Words by George Cheetham
Images by George Cheetham, Darren Teagles and Chris Teagles
Anglesey Circuit was always one of those tracks that captivated me like few others ever could. From watching the timed shootouts on Fifth Gear, to seeing clips of Chris Harris doing vicious skids around the arcing corners, I knew that Anglesey had a firm place on my automotive bucket list.
It’s not just the track layout that impresses, however; with its undulations, long straights and fast corners it has the ability to put real pressure on a car. It’s everything around the circuit as well that makes Anglesey one of the UK’s finest tracks.
The track is no different, in principle, to the majority of other UK racing circuits – built on an airfield, near an old military base. Silverstone, Goodwood, Elvington and many more, even Bicester Heritage are all built on old air bases – they’re the only place with enough run-off areas and open spaces big enough to allow a car and driver to safely explore the limits of adhesion.
But it’s on the topic of runoff – moreover what happens after the runoff area limits – that help to build the charm of ‘Trac Mon’ on Anglesey Island. Since Anglesey is a small island, space is at a premium, and as the airfield used to house both the British Army and RAF the track has the most breath-taking aesthetic of all of the UK circuits, because it’s on the edge of a cliff.
Obviously there is no risk of going over in a car, but there’s just something about being right on the cliff edge in a car that makes it ever more exciting. Couple this with the fact that on a clear day you can see the Snowdonia mountains on the mainland, over the Irish Sea. You can start to understand why I said sod the journey time and packed my bags.
That said, it’s really not an easy place to get to. Coming from Birmingham on the morning of the track day, even with a 5.30am departure I just about made it in time for the 9am drivers’ briefing. Happily the roads around Anglesey are conducive to ‘swift’ progress, and the views when you arrive justify all the effort. I’d idealised the view so much beforehand that when I caught my first glimpse of those silhouetted mountains I knew I was in for something special.
One of the things we are so lucky to receive in the Club is the opportunity to do things we wouldn’t have otherwise done. The experiences that come with Club membership are fantastic, and you just reach out and grab them. I wasn’t there to drive on the track, unfortunately (although hopefully next year!), but I was there to watch the action, and capture the human element of the track day.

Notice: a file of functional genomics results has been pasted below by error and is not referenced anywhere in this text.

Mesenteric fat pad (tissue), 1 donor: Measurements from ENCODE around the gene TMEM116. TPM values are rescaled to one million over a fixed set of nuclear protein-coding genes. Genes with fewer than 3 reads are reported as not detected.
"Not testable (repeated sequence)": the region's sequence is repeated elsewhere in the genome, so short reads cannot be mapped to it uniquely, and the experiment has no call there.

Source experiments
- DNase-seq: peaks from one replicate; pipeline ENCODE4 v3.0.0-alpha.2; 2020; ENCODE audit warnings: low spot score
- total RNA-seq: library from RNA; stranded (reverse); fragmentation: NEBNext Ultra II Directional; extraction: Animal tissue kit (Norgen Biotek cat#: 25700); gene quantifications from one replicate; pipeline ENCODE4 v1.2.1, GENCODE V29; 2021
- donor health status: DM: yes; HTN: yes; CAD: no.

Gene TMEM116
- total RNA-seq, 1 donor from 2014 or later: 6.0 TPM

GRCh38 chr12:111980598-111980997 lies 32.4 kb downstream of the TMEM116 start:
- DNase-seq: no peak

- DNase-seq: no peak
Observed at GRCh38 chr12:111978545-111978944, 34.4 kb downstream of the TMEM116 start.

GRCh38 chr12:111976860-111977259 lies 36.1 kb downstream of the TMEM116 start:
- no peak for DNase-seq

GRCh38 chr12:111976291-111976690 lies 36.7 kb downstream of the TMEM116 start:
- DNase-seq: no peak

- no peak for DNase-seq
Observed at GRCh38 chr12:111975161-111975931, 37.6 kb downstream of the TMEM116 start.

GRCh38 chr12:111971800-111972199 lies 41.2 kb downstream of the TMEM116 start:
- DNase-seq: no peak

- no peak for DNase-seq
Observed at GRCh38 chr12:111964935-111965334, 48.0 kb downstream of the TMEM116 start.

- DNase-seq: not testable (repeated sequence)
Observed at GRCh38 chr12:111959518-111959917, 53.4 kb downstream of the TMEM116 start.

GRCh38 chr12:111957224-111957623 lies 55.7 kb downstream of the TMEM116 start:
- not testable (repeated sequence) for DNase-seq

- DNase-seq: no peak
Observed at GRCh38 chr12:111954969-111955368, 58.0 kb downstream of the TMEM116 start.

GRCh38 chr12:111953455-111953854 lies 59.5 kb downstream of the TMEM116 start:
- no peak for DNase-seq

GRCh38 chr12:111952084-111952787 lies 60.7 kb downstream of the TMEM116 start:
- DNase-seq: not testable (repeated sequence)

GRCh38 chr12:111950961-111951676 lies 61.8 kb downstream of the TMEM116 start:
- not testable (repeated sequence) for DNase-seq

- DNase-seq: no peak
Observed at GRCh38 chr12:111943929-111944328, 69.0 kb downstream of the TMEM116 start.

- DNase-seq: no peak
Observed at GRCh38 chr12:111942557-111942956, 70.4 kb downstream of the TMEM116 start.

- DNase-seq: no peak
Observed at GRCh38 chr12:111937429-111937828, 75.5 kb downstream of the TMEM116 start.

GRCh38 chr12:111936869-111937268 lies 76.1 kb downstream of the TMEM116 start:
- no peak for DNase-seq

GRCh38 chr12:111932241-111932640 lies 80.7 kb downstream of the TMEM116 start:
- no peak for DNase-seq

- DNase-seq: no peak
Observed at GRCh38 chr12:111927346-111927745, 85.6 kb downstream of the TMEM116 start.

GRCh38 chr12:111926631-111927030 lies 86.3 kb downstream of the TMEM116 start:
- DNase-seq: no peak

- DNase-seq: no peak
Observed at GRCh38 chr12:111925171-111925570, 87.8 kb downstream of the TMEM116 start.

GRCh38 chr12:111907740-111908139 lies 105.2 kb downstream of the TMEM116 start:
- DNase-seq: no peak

With the aim of snapping the pit lane, paddock and on-track action from a ‘newbie’ perspective, I was keen to capture everyone enjoying the day, the sense of speed, and members enjoying their cars. Any interaction between driver and machine was made all the more poignant with the weather-beaten and ever-changing background.
Better than any coffee has to be the sound of six angry cylinders being belted around a track; it’s the best pick-me-up bar none. Joining us on the track day were a number of Club BMWs but also several Porsches and a couple of MINI Challenge cars, which made the best whooshing and whirring noises under load as they flew past, and then machine gunning angrily as they slowed for the corners.
Sonically, it was one of the best sounding track days I’ve been to for a while; no one was too loud, and the noises coming past the pit wall were pure motorsport and pure enjoyment.
Anglesey was just as impactful as I had hoped it would have been, the scenery and the wind took my breath away and even my phone at one point. No, seriously.
The proximity to the ocean is really quite astounding at some points on the track, to the point that I’m amazed a millennial committee approved it. Nevertheless, I’m very glad it is. It all just adds to the visual weight of the place when you see five or six cars barrelling into the same corner, with the sea behind and waves crashing. There’s a lot going on, and it all looks great.
The changes in elevation belie any photos you might have seen, and the feeling of being at the top of the hill looking down at the rest of the track, or the cars panning along the cliff edge, is really quite special and something every petrol head should experience at some point. Combine the great views with a friendly paddock that’s full of excited drivers and it just cements the Club track days as some of the best benefits we get. If you’ve not been to one, even to watch, then you’re missing out.
Not long into the afternoon session using the shorter Coastal Circuit, and down came the rain, causing the cars making their way down the downhill ‘Corkscrew’ corners (similar to that at Laguna Seca in California) to turn a little more delicately. Those who had brought wet weather tyres with them rushed in to make the quick swap from their stickies, while others waited the shower out in the pits, which was where I saw the human side of the track day.
With cars sitting waiting in the pits and drivers chatting to one another, waiting for the rain to pass, it was pretty warming to see everyone on the same page and enjoying their shared interest. I had a blast at my first Club track day, and will hopefully get to experience many more yet. I must say a massive thank you to Neil and the BMW Car Club Racing team who put on an amazing event and kicked off the year in some serious style.
The next track day for members is at Cadwell Park on 23rd April; tickets are still available through the Club shop online, so if you’re interested then make sure you book as soon as possible. We will see you at the track!